The Fall and Rise of Immunohistochemistry
Emina TorlakovicMD, FRCPC
Dr. Emina Emilia Torlakovic obtained her M.D. at the University of Zagreb Medical School and her Ph.D. at the University of Oslo Medical School. She is certified by The American Board of Pathology in Anatomic and Clinical Pathology with subspecialty boards in Hematopathology.
She is a professor at the Department of Pathology and Laboratory Medicine, University of Saskatchewan and a Division Head of Hematopathology, Saskatchewan Health Authority. She was a founding member of the NordiQC, has co-founded CIQC, and founded Canadian Biomarker Quality Assurance (CBQA) as well as CBQAReadout.ca (inter)national academic quality assurance programs, which she is currently directing. Dr. Torlakovic is the Chair of the National Standards Committee for High Complexity Testing of the Canadian Association of Pathologists, which published several Canadian guidelines for standardization of IHC testing. Dr. Torlakovic chaired the International Council for Standardization in Hematology (ICSH) Working Party, which developed international guidelines for bone marrow IHC and is currently chairing ICSH Working Party for standardization of CD34 testing in the bone marrow biopsy. She was/is a member of the ASCO/CAP expert panel that published guidelines for hormone receptor testing in breast cancer in 2010 and an updated guideline in 2020. She is the President of the International Society for Immunohistochemistry and Molecular Morphology (ISIMM) and a Board Member of the International Quality Network for Pathology (IQN Path). Dr. Torlakovic has published over 100 peer reviewed manuscripts, authored a book on Bone Marrow Immunohistochemistry, and has lectured widely nationally and internationally on immunohistochemistry, quality assurance, and hematopathology.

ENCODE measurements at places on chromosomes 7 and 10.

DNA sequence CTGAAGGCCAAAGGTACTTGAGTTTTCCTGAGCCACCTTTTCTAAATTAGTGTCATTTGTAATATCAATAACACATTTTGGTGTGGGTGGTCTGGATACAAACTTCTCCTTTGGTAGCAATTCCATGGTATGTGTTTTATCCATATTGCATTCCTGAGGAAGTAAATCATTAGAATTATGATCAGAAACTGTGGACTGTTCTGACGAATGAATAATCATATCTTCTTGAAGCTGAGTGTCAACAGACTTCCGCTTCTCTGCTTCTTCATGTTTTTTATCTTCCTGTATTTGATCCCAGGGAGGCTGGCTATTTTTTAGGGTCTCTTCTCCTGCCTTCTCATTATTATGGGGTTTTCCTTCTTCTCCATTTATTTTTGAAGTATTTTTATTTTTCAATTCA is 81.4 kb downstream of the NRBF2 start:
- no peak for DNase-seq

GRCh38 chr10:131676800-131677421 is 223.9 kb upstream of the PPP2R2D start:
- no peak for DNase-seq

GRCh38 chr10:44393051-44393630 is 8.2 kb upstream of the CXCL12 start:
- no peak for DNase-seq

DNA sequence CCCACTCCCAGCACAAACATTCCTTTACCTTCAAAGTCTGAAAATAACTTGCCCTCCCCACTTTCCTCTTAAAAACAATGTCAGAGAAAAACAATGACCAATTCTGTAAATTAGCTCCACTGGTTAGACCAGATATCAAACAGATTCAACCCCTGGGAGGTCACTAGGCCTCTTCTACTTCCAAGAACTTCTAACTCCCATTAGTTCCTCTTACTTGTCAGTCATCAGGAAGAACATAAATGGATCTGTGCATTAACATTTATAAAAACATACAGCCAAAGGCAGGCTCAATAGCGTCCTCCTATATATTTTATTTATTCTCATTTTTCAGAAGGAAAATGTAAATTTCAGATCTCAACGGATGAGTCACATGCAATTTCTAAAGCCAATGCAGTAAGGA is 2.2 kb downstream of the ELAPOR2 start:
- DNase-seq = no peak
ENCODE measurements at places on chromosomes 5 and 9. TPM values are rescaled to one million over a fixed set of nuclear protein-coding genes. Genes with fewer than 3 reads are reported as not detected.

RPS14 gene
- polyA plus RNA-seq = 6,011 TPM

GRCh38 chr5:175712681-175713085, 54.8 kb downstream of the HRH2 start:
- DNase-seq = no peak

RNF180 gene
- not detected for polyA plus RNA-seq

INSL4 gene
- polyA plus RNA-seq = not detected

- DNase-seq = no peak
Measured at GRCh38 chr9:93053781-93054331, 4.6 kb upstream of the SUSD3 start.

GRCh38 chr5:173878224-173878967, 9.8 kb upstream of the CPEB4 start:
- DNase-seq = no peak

The lack of reference standards, quantitative calibrated controls, extensive use of laboratory developed assays, imprecision of immunohistochemistry (IHC) protocols, and inherently imprecise readouts of the stained slides, to name a few, led to widely recognized inter- as well as intra-laboratory variation of IHC results. However, the development of precision medicine led to high expectation of accuracy for all assays used as predictive assays in conjunction with targeted therapy and/or immunotherapy including IHC. This demand led to deconstruction and reconstruction of IHC as methodology and the employment of new concepts applied to quality assurance of IHC. The new concepts and recommendations from the four papers, so-called “Evolution Series”, Evolution of Quality Assurance for Clinical Immunohistochemistry in the Era of Precision Medicine: Part 1 to Part 4″, are summarized in this presentation.
At the end of this session, participants will be able to:
Distinguish between the fit-for-purpose immunohistochemistry assay and immunohistochemistry assay with best signal-to-noise ratio
Identify immunohistochemistry test performance characteristics and tissue tools relevant to daily practice as well as IHC test development and validation.
Target Audience: Pathologists, Residents, Medical Students
CanMEDS Roles: Medical Expert (the integrating role), Communicator, Collaborator, Leader
Declaration of Conflict of Interest
Direct financial payments including receipt of honoraria Astellas Pharma; relationship: Consultancy
Membership on advisory boards: Merck, Pfizer, BMS, Abbvie, Roche